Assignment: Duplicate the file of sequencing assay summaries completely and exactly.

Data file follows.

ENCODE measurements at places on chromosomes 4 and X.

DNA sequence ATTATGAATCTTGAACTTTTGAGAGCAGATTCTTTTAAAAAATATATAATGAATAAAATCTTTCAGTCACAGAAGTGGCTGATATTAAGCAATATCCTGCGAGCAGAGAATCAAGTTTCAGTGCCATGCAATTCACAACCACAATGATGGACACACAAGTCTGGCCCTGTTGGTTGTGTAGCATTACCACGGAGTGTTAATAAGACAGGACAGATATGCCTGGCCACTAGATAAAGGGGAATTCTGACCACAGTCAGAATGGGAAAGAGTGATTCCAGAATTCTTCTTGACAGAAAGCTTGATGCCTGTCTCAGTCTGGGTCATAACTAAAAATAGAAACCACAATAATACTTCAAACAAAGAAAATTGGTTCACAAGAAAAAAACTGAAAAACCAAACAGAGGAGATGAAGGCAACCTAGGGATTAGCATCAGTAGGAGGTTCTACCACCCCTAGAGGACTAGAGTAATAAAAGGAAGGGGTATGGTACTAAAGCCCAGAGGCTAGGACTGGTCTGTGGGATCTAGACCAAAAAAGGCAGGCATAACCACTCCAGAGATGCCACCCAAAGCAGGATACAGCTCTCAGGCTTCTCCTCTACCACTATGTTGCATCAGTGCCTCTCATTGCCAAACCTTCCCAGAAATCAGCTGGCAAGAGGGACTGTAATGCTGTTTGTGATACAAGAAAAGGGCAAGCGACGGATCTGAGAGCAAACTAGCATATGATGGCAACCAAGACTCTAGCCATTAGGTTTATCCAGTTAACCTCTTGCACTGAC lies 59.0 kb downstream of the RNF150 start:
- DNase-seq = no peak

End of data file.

ENCODE measurements at places on chromosomes 4 and X.

DNA sequence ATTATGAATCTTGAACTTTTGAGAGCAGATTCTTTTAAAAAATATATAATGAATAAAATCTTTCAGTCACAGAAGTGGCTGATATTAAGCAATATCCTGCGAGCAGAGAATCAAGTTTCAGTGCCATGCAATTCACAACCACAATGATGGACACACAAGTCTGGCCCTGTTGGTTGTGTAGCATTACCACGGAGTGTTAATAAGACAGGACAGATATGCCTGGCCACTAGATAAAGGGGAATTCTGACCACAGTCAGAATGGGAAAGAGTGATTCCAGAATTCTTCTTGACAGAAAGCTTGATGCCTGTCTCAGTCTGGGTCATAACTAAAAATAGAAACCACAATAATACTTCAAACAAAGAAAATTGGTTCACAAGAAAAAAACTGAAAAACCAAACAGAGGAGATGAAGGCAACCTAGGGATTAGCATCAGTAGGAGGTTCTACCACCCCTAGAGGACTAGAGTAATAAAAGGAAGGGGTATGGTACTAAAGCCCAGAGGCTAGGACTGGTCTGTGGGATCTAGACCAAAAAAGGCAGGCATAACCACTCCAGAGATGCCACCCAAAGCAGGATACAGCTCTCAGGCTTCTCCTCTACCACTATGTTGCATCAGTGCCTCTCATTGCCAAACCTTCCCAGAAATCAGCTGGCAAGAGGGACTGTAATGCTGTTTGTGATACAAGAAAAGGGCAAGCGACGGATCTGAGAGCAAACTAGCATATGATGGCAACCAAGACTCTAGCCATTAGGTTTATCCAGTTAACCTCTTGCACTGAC lies 59.0 kb downstream of the RNF150 start:
- DNase-seq = no peak